Giancarlo Stanton [OF – R] vs. Corbin [LHP] Marlins Park isn’t exactly known for being a hitter’s haven, but Giancarlo Stanton doesn’t need a bandbox to beat up on left-handed pitching. Stanton’s dismal splits vs. same-handed pitching this season have resulted in a relatively quiet campaign thus far, but he is unsurprisingly annihilating southpaws to the tune of a .534 wOBA and .545 ISO with five home runs and eight extra-base hits across 33 at bats. Stanton boasts a career 45 percent hard-hit rate and leads the entire league in AEV (95.6 MPH) vs. left-handed pitching since 2014.

Patrick Corbin has never rebounded from a series of injury-riddled campaigns, as evidenced by the .383/.217 wOBA/ISO and 10 home runs he’s allowed to righties this season. Only Ricky Nolasco has allowed more long balls to RHB than Corbin this season, whose 16.4 percent K-rate, 1.79 HR/9 and 38 percent hard-hit rate are also far from stellar. You’re going to have a difficult time convincing me that Stanton isn’t a top overall hitting option on Friday’s 14-game slate.

 

Joey Votto [1B – L] vs. Foltynewicz [RHP] Mike Foltynewicz has been dreadful against left-handed hitters for his career, ceding a .371 wOBA, .331 ISO and 1.76 HR/9 across 578 batters faced. Folty’s splits are extreme in other areas, too, such as his 45.8 percent flyball rate and 10.2 percent K-BB rate vs. LHB. I’d love for this game to take place inside Suntrust Park, which has proven to be one of the most lefty-friendly venues in baseball, but Great American Ballpark is no slouch, either, owning the fifth highest home run rating for left-handed bats.

Joey Votto is simply too good to ignore in a matchup with Foltynewicz. Since 2014, only Mike Trout owns a higher wOBA vs. RHP than Votto, who mashes them with regularity year after year.  If you’re paying up at first base, there should be no reason to avoid Votto on a night where the Reds own a slate-high 5.2-run implied total at one of the most hitter-friendly parks in baseball.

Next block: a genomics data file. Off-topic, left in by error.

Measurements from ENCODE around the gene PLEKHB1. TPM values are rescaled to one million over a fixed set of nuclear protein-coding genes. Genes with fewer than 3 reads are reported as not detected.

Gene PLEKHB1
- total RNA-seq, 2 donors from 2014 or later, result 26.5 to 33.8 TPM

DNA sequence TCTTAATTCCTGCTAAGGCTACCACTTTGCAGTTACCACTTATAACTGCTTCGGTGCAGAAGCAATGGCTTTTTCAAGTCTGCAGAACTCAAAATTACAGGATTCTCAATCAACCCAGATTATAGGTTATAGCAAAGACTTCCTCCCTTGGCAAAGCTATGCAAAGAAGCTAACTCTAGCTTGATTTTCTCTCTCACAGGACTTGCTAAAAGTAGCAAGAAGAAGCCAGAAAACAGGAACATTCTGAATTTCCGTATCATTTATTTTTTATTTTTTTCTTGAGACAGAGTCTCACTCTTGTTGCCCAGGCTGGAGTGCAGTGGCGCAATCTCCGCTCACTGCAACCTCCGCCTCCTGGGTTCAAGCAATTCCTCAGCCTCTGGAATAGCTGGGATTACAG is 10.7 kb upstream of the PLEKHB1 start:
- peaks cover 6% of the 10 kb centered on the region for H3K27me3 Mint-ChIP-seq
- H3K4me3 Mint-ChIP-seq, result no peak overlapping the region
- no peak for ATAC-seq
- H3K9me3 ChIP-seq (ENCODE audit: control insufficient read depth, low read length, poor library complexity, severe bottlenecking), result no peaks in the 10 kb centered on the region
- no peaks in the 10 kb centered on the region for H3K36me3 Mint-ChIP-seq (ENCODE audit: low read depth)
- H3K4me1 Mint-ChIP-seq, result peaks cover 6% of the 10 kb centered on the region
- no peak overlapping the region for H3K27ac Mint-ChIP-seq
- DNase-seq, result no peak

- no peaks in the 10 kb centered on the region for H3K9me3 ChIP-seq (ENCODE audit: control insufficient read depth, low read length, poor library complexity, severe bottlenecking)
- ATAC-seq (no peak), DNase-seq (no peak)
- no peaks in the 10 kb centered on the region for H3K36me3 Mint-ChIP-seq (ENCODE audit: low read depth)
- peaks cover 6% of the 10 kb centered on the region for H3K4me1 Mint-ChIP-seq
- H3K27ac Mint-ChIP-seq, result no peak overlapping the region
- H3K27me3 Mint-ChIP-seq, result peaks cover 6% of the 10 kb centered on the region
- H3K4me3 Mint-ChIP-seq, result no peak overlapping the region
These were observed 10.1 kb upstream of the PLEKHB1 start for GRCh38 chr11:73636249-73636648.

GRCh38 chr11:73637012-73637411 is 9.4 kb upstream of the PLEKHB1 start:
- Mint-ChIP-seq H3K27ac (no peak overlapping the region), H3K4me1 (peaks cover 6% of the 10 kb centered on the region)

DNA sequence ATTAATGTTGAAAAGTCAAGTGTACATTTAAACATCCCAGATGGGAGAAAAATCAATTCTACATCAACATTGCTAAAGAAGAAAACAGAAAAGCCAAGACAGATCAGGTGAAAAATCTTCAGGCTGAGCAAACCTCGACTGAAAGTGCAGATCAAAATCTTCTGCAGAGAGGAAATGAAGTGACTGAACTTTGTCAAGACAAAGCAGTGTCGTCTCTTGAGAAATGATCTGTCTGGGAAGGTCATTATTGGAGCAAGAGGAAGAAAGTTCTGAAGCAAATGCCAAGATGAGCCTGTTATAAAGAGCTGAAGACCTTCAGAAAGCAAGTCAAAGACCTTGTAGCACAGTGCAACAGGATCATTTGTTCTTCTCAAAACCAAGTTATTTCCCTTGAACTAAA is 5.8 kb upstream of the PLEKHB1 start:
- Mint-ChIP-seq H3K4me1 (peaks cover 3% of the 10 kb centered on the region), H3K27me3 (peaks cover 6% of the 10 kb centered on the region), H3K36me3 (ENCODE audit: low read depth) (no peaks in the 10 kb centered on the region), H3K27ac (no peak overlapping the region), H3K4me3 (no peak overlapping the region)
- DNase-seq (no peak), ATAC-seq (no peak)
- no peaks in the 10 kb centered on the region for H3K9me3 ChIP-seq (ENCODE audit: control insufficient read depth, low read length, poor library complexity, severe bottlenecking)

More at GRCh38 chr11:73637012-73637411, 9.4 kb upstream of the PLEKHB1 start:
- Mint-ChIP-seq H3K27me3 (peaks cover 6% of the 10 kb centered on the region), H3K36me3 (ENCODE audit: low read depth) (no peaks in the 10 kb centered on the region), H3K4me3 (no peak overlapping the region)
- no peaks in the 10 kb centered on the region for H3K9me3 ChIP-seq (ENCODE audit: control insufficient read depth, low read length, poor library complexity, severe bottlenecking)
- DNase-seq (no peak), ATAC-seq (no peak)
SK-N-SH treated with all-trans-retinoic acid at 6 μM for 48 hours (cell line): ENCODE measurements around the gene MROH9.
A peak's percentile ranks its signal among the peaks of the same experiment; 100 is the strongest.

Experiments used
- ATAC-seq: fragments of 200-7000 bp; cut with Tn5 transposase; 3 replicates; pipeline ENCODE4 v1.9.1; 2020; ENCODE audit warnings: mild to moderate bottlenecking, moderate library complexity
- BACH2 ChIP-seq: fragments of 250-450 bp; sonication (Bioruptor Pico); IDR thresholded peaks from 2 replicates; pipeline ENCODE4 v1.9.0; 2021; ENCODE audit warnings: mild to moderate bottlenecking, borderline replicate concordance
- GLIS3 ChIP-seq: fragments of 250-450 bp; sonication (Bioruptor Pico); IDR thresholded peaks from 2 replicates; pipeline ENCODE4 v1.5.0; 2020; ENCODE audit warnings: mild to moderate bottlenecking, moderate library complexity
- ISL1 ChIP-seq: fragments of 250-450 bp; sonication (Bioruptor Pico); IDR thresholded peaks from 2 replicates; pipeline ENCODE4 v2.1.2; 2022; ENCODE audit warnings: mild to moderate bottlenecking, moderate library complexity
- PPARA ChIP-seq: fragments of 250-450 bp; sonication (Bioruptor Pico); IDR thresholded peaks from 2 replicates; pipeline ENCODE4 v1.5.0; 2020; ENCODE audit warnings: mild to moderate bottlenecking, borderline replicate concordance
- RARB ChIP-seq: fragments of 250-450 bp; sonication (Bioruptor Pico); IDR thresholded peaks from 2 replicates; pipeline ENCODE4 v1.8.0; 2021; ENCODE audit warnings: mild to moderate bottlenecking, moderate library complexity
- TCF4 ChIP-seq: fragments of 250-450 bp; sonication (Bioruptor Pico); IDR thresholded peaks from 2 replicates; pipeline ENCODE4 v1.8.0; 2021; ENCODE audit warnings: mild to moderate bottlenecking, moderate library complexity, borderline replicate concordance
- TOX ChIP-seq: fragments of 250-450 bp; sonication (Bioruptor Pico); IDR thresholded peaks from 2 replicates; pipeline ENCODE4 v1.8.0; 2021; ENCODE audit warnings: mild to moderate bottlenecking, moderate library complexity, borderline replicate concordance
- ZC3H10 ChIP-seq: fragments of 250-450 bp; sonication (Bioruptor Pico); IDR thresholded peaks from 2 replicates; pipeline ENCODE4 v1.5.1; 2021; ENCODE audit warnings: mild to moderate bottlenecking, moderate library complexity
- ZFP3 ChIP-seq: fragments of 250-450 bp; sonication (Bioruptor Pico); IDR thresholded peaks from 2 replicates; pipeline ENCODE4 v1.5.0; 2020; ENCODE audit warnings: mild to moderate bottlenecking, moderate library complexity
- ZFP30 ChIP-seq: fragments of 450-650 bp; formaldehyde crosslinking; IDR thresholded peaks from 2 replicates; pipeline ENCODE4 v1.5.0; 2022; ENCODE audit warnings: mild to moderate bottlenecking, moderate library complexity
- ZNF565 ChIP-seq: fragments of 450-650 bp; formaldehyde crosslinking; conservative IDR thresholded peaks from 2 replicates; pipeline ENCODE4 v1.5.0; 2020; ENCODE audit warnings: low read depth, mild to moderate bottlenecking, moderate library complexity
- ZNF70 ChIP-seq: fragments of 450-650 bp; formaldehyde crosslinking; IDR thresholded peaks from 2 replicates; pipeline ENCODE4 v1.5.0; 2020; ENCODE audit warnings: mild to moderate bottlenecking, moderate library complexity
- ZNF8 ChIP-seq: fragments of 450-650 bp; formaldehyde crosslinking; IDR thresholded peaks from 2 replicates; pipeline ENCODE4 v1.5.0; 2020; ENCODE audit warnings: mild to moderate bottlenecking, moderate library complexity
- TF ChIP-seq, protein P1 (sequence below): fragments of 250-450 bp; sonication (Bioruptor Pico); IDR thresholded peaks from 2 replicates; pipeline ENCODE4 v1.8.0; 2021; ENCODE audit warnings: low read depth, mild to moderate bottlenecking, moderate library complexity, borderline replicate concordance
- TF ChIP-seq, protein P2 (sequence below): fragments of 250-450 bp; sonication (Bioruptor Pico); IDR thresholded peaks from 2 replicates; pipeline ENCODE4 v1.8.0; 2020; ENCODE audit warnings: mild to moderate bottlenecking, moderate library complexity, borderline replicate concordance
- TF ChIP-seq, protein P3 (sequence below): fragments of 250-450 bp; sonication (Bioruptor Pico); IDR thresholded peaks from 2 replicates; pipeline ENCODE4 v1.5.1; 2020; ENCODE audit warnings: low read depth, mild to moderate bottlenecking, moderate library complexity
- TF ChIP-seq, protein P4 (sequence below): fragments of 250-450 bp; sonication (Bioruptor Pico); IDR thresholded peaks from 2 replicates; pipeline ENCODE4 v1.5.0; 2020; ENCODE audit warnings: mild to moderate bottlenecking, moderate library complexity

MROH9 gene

Steven Souza [OF – R] @ Bergman [RHP] Souza is scorching hot right now, smacking five home runs with 10 RBI over his last eight starts. He’s also tormenting right-handed pitching this season, boasting a .404 wOBA, .281 ISO and 161 wRC+ across 154 plate appearances. Souza won’t come cheap on Friday, especially not on DraftKings, but he finds himself in an excellent position against Christian Bergman, who’s allowing a Goliath .424 wOBA and .263 ISO to right-handed hitters for his career.

Bergman’s 2.06 HR/9, 5.05 xFIP, 40 percent flyball rate and 39.2 percent hard-hit rate vs. RHB won’t do him any favors, either, as the Rays lead the league in ISO and rank fifth in wOBA vs. right-handed arms. You would think Bergman’s time spent in Colorado would have skewed his numbers, too, but he was actually worse on the road through three seasons with the Rockies. Souza should go overlooked at Safeco Field, but he makes for an elite tournament option with two-home run upside against one of the worst righties to take the mound on Friday night.